2. 6 The current serialized novel is “The Iron Pirate” by Max Pemberton.iron pirate

Mar. 16, 1907

  1. “A Statement from Commissioner Sandwith.” (McCrary Liquor License.)

Also a new physician settle in Friday Harbor, Dr. George H. Shrodes.

Mar. 23, 1907

  1. 1 “Mr. Frits Demands a Retraction.” (McCrary Liquor License.)

Apr. 6, 1907

  1. 1 Another saloonkeeper, Fred Lightheart is acquitted in a case involving gambling in his saloon. “While the fact of gambling in the saloon was clearly established, the evidence failed to show that it was done with his knowledge or consent.”  (Perhaps they limited their play to darkened corners?)

Apr. 27, 1907

  1. 1 A proposed tax on dogs ($1 for a male, $2 for a female) is said to be unconstitutional by the attorney general. The county attorney had consulted him after the county commissioners proposed the tax.

Ed Gilshenan who was thought to be drowned in the San Juan Channel, turned up safe and sound at his home on Waldron Island.  He did indeed capsize, but managed to reach Brush Island.  Once there it took several days to flag down a steamer that picked him up and allowed him to find his way home.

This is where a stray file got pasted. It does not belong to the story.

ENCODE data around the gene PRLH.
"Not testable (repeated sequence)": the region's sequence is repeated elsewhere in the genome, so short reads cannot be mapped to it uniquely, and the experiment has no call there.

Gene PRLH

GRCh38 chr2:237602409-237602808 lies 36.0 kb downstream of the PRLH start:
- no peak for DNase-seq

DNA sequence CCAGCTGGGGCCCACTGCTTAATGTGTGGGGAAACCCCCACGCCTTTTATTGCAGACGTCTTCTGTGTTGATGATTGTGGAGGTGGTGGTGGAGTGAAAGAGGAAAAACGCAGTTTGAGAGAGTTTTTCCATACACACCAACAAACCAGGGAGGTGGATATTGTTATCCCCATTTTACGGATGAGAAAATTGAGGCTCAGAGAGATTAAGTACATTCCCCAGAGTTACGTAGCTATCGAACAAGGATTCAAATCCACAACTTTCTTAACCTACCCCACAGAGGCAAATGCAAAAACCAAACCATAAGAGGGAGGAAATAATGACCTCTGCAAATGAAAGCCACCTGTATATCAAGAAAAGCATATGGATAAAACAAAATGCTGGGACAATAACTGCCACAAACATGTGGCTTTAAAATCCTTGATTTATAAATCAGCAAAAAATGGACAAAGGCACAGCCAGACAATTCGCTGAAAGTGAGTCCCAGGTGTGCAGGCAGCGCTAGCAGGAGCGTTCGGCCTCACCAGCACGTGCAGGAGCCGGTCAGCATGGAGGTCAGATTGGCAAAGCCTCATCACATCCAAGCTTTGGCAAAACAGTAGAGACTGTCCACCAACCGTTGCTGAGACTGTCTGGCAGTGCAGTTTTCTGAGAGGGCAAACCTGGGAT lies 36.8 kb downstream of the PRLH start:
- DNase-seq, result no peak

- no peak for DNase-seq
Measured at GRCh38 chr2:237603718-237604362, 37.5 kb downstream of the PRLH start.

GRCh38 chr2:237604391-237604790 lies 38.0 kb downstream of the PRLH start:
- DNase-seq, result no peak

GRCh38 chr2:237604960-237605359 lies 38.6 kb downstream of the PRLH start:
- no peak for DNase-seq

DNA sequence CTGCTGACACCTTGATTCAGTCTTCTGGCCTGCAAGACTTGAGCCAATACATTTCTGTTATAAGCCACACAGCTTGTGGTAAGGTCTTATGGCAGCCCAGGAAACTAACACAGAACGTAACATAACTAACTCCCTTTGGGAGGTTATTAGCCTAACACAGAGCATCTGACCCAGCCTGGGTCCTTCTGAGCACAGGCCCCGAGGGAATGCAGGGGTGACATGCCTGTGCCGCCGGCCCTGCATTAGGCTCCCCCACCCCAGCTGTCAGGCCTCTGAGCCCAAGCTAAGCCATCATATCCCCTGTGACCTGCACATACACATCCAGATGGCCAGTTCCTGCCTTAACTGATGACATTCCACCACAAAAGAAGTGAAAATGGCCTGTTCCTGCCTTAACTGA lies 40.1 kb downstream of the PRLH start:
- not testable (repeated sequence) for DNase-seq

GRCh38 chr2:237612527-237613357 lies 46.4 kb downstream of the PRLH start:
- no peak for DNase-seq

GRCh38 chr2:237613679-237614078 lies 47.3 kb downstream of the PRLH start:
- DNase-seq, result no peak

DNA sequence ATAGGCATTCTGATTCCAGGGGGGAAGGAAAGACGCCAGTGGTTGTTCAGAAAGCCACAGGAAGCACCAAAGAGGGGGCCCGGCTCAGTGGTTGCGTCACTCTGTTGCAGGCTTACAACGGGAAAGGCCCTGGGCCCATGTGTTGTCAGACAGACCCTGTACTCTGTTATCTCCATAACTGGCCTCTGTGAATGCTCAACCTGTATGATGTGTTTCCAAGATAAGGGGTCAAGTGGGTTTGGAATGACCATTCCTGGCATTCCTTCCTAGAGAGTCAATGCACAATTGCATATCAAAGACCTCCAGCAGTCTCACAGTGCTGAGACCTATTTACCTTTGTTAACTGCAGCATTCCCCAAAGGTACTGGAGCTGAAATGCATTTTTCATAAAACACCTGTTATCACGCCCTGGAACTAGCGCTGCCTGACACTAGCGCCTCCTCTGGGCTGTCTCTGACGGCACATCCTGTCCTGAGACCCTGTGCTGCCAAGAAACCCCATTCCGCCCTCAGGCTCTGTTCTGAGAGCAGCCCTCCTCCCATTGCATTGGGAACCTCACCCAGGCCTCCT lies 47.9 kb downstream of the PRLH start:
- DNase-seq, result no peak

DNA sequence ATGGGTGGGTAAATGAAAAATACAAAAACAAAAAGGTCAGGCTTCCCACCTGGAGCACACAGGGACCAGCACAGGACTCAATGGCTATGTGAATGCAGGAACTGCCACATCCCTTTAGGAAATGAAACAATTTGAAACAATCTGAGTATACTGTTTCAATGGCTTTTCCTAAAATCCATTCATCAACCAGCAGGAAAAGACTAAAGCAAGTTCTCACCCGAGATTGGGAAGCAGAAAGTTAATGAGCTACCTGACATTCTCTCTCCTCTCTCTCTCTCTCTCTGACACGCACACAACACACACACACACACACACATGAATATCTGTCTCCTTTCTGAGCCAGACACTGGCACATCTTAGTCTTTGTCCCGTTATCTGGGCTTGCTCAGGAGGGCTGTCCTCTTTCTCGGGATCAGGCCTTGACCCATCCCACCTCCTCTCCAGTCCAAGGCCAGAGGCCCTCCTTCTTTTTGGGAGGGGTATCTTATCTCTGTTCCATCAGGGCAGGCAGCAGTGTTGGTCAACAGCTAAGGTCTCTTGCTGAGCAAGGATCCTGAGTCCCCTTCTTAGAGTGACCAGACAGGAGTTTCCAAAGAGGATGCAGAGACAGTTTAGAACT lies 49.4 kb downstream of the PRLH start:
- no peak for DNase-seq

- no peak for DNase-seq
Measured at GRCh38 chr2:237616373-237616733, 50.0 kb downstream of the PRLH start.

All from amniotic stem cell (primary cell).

I’ll leave the islands now but hope you will visit and make the acquaintance of the early citizens.  And in case you’re wondering, Mr. McCrary does indeed get his license, though I would be hard put to identify exactly where and when it happened.

The San Juan Islander was digitized through a grant from the National Endowment for the Humanities under the National Digital Newspaper Program.  The Islander and many other American newspapers can be found online at Chronicling America (chroniclingamerica.loc.gov) at the Library of Congress.

Additional newspapers for Washington can be found at Historic Newspapers (www.sos.wa.gov/legacy/newspapers.aspx) at the Washington State Library’s web site.  The State Library is a Division of the Office of the Secretary of State.

 

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Even boring machines can be interesting.

August 17th, 2015 Nono Burling Posted in Articles, For Libraries, For the Public, State Library Collections No Comments »

With Big Bertha in the news on a regular basis we got to thinking about boring machines in general. Or rather, interesting boring machines.  One in particular comes to mind, from the historic coal mining community of Roslyn, Washington: